192.168.0.103 is a class C IPV4 address that belongs to the block of private addresses inside this class. It’s not routable on the internet and it can be assigned to different devices connected to a local area network (home wi-fi network, corporate network, etc.). It’s not one of the addresses that manufacturers assign to their routers, modems, printers, and other devices but if it’s one of the addresses in DHCP pool, it can be assigned to any device connected to a home network either automatically (dynamic IP) or manually (static IP).
192.168.0.103 – Dynamic IP Address
If your router’s default gateway is 192.168.0.1, 192.168.0.10, or 192.168.0.100, and the range of available addresses in the DHCP pool is set in the way that includes 192.168.0.103, this address can be assigned to your device but it doesn’t have to be. If it’s the first available IP address in the DHCP pool, this address will be assigned automatically to the first device that gets connected to the network but only if the assigning is done in a sequential order (and it’s not always like that). If you want this address assigned to your device at all times, you can always assign it manually (read the next section).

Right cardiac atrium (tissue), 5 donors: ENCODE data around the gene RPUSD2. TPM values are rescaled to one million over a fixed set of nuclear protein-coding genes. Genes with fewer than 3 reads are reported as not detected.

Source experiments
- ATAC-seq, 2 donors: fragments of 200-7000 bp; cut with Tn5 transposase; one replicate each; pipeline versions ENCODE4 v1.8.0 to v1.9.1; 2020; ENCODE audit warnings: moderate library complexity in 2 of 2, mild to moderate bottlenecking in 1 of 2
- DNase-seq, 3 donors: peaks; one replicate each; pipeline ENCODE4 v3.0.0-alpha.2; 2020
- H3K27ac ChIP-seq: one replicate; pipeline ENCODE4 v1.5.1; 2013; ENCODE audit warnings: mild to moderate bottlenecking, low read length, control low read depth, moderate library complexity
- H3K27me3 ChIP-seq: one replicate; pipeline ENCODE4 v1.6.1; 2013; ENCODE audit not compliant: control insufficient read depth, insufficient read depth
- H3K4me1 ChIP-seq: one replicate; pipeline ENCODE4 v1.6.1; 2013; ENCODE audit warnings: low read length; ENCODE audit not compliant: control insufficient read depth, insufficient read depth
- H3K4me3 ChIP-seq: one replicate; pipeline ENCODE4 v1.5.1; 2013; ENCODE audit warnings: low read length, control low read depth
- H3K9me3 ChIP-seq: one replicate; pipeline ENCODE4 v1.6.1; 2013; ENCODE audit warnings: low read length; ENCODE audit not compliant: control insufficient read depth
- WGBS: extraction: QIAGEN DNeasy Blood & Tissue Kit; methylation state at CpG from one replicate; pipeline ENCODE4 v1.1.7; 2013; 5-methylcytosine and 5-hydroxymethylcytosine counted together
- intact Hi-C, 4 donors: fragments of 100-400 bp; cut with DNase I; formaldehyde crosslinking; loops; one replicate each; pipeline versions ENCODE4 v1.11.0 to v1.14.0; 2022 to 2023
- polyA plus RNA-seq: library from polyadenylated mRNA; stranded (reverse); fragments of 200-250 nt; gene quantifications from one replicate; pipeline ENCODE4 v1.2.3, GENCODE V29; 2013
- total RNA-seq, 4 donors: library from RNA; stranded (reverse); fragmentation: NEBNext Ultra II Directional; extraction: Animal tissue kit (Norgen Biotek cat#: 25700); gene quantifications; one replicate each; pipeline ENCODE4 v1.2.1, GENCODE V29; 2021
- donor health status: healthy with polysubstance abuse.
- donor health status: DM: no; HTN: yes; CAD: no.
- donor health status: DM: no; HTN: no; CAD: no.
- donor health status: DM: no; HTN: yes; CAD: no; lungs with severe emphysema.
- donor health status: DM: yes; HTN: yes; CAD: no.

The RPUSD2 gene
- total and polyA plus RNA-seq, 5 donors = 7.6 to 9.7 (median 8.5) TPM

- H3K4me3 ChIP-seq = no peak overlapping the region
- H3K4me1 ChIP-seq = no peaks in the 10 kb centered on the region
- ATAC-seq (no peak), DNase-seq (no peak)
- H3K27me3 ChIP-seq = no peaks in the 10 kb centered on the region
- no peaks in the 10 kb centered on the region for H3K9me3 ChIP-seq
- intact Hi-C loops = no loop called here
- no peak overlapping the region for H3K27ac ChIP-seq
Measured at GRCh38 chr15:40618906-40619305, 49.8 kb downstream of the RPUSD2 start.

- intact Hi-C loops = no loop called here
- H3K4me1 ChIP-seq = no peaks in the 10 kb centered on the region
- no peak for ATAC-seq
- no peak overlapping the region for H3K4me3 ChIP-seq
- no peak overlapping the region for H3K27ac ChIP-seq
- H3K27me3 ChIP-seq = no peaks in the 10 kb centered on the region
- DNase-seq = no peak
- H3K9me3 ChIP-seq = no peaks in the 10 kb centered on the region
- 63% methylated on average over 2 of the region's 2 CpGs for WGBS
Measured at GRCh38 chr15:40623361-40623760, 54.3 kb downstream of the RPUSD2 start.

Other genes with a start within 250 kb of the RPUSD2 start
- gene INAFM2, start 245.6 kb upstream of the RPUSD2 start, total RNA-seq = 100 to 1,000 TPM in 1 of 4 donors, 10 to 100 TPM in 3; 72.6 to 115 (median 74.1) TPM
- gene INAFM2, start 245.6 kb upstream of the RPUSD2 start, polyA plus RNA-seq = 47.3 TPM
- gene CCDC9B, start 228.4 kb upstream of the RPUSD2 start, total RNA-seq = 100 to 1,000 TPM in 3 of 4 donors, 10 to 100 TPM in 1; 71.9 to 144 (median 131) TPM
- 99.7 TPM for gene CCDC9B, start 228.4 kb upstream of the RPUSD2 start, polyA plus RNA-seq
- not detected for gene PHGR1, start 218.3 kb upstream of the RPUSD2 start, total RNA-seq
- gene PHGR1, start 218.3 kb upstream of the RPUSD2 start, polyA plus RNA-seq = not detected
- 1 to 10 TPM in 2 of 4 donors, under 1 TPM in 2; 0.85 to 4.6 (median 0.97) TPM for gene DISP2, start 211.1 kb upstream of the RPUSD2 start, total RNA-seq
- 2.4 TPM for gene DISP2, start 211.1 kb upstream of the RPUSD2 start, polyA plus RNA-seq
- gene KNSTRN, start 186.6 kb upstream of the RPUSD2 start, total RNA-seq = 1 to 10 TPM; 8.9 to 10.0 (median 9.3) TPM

192.168.0.103 – Static IP Address
So, if you want this address assigned to your device every time, you will have to assign it manually and make it static (disable automatic DHCP assigning for your device). In order to manually assign 192.168.0.103 to your PC, printer, or some other device, you will have to reserve this address in DHCP pool (go to router’s configuration page and then to DHCP settings). You can also do that through the TCP/IP properties (network and sharing center/change adapter settings/wireless connection properties/TCP/IPV4 properties/Use the following IP address) and enter the IP address. If you want to assign this address manually to some device, check if the address is already taken. If it’s already assigned to some device and you still assign it your PC, you will cause an IP conflict and both devices will be disconnected from the network. You won’t be able to connect them again until you resolve the IP conflict.
Hello, I am Anthony Stuart…
I am writer and editor at RouterInstructions. I’ve been working as a network specialist for various employers for almost 15 years. In my lifetime, I have installed thousands of routers, modems, bridges, switches, etc. My job also includes designing, monitoring, and maintaining local area networks (LANs) as well as wide area networks (WANs). I want to share my knowledge and experience with you and help you understand the basics of IP addressing. I am also going to write about routers, network security, and other network-related topics.